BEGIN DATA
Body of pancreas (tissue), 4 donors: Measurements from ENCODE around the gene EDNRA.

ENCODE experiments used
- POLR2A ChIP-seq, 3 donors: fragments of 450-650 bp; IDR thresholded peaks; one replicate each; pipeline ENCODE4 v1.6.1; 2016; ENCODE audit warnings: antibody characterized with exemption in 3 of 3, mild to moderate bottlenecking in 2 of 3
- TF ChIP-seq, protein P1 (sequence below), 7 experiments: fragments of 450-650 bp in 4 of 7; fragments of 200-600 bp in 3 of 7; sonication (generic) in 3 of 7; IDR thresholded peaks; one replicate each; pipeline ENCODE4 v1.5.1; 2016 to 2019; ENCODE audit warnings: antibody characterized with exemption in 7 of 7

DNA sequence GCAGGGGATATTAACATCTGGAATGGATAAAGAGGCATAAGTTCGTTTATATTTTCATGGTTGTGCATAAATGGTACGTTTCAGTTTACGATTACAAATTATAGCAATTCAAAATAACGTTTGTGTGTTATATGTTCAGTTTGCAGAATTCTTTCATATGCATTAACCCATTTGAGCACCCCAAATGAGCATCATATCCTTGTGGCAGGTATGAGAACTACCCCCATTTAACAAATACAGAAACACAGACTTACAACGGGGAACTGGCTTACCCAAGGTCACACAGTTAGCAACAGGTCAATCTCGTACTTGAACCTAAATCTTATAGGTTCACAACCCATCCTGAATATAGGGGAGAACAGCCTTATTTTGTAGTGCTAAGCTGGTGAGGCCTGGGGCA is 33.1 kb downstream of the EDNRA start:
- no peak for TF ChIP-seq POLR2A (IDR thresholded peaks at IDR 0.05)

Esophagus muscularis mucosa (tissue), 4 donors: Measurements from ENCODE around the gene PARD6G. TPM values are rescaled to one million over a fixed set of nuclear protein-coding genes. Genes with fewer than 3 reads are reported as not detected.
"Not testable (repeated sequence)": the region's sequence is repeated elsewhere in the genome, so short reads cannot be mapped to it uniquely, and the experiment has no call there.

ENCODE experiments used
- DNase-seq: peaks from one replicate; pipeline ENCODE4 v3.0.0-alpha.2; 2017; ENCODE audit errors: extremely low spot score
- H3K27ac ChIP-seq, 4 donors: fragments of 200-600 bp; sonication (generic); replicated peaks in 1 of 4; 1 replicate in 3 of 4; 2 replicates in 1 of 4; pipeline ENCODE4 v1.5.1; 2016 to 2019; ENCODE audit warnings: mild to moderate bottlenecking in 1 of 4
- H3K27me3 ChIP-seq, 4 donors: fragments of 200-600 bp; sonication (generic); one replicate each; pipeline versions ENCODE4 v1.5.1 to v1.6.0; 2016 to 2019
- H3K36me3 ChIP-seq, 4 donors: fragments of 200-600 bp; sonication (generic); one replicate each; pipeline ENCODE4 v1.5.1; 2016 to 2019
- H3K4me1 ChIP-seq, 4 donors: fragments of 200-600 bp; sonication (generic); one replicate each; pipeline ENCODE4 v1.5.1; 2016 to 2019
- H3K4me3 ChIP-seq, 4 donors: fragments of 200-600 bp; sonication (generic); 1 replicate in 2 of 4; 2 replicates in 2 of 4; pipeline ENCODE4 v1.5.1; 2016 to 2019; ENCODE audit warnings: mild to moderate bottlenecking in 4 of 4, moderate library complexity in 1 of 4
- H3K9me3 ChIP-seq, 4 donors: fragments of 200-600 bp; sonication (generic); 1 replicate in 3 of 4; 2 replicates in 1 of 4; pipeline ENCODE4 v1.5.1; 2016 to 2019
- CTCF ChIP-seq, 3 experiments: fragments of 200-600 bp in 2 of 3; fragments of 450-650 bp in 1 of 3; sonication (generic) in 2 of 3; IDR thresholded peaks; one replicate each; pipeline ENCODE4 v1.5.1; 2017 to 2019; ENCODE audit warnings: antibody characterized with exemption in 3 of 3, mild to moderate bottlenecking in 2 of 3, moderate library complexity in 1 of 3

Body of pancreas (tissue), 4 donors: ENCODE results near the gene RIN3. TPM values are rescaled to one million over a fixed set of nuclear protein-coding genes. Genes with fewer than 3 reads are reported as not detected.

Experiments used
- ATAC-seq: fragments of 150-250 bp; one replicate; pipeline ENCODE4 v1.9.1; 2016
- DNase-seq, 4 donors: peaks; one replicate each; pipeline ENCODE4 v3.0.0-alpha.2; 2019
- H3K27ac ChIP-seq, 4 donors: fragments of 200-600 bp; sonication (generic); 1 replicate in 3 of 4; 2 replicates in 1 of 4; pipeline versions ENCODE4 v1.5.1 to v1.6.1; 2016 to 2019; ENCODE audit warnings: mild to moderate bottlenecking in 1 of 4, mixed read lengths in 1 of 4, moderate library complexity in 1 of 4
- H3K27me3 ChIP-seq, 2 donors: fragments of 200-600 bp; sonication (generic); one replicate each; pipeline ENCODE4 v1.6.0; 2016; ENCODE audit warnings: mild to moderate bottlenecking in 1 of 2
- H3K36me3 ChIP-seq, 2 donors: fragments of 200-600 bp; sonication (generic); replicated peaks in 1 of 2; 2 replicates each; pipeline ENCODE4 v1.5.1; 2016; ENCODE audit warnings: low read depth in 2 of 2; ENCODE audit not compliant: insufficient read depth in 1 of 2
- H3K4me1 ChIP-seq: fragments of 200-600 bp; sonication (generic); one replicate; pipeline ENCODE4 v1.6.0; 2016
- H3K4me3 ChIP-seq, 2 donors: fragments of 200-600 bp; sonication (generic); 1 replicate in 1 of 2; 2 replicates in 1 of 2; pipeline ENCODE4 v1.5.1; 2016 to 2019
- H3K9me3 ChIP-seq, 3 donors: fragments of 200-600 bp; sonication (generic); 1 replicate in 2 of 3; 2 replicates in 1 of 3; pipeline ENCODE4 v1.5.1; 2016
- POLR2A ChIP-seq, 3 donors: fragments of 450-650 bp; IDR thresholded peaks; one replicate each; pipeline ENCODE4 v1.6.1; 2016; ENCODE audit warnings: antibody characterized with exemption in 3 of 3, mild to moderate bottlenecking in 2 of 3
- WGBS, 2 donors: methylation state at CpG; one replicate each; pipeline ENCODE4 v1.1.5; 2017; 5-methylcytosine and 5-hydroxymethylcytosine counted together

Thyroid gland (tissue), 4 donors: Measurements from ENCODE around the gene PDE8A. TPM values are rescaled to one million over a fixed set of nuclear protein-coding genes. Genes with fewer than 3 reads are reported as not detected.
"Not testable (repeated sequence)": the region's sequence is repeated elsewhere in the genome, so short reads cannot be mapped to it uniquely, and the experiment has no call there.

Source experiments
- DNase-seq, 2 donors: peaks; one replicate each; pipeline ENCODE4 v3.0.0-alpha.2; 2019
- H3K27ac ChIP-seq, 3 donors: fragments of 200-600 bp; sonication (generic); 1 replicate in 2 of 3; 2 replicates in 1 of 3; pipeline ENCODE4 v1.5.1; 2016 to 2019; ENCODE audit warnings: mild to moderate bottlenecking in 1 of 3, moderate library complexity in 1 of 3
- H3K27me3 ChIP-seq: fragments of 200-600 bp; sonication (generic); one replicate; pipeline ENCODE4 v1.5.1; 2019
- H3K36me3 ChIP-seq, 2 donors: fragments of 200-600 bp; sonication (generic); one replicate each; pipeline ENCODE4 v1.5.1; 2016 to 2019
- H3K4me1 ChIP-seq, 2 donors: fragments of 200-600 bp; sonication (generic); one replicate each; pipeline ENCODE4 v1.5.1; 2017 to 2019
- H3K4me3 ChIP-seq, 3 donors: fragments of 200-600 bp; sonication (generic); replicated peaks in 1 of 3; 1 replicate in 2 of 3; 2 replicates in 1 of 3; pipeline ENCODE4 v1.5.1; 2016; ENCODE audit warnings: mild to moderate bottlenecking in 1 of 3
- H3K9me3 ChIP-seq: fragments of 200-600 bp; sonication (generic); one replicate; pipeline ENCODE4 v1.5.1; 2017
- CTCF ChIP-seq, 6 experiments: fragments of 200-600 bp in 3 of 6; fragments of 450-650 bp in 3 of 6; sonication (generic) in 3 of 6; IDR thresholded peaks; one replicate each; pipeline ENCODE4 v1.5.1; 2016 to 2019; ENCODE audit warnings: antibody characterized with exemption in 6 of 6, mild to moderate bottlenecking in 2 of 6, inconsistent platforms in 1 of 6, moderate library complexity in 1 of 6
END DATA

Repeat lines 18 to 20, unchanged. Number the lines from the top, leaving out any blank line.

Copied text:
Body of pancreas (tissue), 4 donors: ENCODE results near the gene RIN3. TPM values are rescaled to one million over a fixed set of nuclear protein-coding genes. Genes with fewer than 3 reads are reported as not detected.

Experiments used
- ATAC-seq: fragments of 150-250 bp; one replicate; pipeline ENCODE4 v1.9.1; 2016